Feb 262018

I answer quite a few questions via PM on different forums where I participate and every once in a while, I take one and make a blog post out of it.  A little while back, I received something I though was worth exploring:

Most comparisons don’t compare across price lines, except for your fun “if I could only have one” thread. Looking mostly at FFP 5-25 and I am trying to decide how much better a scope I am getting if I go with something in the Athlon Ares/PST GENII $725-$900 range versus jumping up to an Athlon Cronus/Sig Tango 6/Vortex Razor range at $1425-$1800, Athlons being new at the bottom of both those ranges. With several good deals popping up on here for Sigs and the dealers offering good pricing on Athlon, I am a little torn.

There is a reason why it is difficult to compare across price lines simply because quantifying what is worth the money is kinda complicated.

A basic rifle scope that you put on a hunting rifle really has two jobs:

  1. Stay zeroed
  2. Show the target and the reticle well enough to pull the trigger

If your scope of choice does not acomplish those two goals, you start going higher up in price until you stumble onto a product that does.  In this case, value for the money is obvious.  However, once you go higher up in price range in order to get additional features and performance, justifying that is not always straight forward.  Still, there is a reason I’ve got Leica Magnus on my 280Rem.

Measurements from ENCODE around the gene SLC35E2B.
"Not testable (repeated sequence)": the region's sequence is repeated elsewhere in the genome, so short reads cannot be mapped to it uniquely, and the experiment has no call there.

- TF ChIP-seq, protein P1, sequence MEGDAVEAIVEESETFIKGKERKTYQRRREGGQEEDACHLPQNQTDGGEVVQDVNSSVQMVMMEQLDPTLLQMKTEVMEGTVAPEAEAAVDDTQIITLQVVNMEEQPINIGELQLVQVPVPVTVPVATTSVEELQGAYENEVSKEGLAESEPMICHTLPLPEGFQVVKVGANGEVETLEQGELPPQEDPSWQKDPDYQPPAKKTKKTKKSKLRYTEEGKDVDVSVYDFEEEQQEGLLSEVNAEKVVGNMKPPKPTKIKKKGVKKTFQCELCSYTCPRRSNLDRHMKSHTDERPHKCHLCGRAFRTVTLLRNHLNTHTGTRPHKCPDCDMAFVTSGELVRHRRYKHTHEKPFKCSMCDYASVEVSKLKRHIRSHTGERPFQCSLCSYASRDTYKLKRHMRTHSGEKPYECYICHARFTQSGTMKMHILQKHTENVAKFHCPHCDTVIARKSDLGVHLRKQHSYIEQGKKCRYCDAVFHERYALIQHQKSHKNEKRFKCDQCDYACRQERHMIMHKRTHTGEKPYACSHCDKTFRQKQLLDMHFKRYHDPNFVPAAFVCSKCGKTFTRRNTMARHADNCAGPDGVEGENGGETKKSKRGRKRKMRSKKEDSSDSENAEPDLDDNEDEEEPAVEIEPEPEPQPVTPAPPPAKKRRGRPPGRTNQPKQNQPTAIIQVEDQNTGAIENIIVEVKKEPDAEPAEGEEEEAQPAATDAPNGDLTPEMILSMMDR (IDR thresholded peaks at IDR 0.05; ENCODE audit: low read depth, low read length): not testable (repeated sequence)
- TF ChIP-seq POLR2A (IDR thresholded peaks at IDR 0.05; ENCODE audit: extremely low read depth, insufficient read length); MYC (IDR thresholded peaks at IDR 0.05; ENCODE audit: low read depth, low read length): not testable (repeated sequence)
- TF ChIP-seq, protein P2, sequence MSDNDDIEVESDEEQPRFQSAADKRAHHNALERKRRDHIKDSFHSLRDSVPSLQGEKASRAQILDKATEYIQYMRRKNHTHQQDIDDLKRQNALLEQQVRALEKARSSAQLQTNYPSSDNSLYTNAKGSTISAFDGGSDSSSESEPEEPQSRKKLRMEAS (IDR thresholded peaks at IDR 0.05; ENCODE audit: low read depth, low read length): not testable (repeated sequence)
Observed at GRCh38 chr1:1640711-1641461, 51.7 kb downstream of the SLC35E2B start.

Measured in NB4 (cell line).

With precision scopes, there are additional baseline requirements, largely pertaining to the reticle and the adjustments.  However, once those are satisfied, how do you justify spending more?

Everyone does so in a different way and a lot depends on what you do with it.  For example, if you are putting your ass on the line, spend some money on reliability and track record.  The best warranty in the world is of no help if your scope craps out on you in the middle of nowhere.  Or in the middle of a competition if you are a serious competitor (that is far less traumatic than getting shot at in one of the “stans”, but still very disappointing).

However, outside of really challenging conditions and high risk situations, there is a lot to be said about mid-range scopes.  They are getting really good right now.

The stuff made in the Phillipines is maturing.  When Vortex made Gen 1 PST, it had issues, but a lot of those were resolved.  Gen 2 is much better.  Burris XTR II proved that you can have a very feature rich scope with dead nuts reliable mechanics coming out of the Phillipines.  PST Gen 2 is better optically, but not better mechanically.  It is newer though.  I am sure that Vortex is stabilizing PST Gen 2 mechanics (and the two I am looking at are very good), while I am similarly sure that Burris is plotting to improve the glass on XTR III or whatever the next one is (among other things).  Still, there is now some track record for mid-range stuff coming out of Phillipines and it is beginning to push Japanese products quite a bit.

For example, if you are in the market for a very full featured 3-15x scope for a fair price, I have a very hard time recommending anything other than PST Gen 2 3-15×44 right now.  To do noticeably better than that scope you really need to be stepping up to TT315M or something along those lines.